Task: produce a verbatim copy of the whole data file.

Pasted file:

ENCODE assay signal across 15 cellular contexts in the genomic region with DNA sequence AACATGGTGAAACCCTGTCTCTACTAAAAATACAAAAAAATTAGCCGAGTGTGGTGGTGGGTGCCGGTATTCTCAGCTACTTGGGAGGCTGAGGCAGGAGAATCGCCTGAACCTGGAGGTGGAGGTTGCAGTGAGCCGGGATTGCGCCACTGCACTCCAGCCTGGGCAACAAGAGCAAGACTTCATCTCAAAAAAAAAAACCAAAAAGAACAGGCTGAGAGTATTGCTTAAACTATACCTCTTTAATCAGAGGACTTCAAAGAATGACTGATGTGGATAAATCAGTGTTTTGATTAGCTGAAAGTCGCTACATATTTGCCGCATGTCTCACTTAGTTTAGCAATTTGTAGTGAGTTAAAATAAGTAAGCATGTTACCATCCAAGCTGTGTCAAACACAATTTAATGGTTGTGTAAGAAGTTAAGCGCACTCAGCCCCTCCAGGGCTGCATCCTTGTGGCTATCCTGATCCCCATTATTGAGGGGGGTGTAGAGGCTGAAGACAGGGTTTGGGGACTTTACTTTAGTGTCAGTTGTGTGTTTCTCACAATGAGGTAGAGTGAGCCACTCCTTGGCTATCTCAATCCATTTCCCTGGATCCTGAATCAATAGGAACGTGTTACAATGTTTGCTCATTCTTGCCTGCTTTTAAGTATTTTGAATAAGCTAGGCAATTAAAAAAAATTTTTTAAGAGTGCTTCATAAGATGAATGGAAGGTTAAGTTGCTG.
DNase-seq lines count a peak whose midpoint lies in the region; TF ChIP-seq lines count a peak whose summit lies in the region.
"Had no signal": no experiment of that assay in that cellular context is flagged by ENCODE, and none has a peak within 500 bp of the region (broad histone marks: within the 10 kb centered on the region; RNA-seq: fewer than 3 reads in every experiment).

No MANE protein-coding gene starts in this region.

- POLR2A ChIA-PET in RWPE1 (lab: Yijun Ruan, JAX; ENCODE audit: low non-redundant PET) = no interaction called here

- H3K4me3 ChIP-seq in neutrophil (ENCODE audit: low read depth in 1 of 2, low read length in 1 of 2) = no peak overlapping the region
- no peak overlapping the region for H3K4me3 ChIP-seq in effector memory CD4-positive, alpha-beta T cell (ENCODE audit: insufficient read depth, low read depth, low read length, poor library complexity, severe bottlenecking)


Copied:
ENCODE assay signal across 15 cellular contexts in the genomic region with DNA sequence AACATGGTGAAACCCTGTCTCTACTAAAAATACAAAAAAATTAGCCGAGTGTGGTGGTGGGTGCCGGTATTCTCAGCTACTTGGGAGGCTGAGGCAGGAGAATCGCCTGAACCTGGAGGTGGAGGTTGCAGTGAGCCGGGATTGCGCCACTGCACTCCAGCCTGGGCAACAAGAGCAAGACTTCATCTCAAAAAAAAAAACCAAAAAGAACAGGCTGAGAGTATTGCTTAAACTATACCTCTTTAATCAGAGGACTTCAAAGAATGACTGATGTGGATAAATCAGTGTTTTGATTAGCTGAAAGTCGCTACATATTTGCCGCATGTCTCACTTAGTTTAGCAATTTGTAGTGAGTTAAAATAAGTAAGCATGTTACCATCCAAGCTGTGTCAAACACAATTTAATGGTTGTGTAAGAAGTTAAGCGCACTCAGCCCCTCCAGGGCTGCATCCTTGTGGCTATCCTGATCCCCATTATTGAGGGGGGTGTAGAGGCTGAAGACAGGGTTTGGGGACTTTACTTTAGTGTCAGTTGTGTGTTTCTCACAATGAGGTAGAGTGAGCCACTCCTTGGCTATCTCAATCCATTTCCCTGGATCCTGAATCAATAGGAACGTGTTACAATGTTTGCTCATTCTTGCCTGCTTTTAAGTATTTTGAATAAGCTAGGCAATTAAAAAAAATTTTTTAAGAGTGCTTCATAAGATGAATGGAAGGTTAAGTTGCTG.
DNase-seq lines count a peak whose midpoint lies in the region; TF ChIP-seq lines count a peak whose summit lies in the region.
"Had no signal": no experiment of that assay in that cellular context is flagged by ENCODE, and none has a peak within 500 bp of the region (broad histone marks: within the 10 kb centered on the region; RNA-seq: fewer than 3 reads in every experiment).

No MANE protein-coding gene starts in this region.

- POLR2A ChIA-PET in RWPE1 (lab: Yijun Ruan, JAX; ENCODE audit: low non-redundant PET) = no interaction called here

- H3K4me3 ChIP-seq in neutrophil (ENCODE audit: low read depth in 1 of 2, low read length in 1 of 2) = no peak overlapping the region
- no peak overlapping the region for H3K4me3 ChIP-seq in effector memory CD4-positive, alpha-beta T cell (ENCODE audit: insufficient read depth, low read depth, low read length, poor library complexity, severe bottlenecking)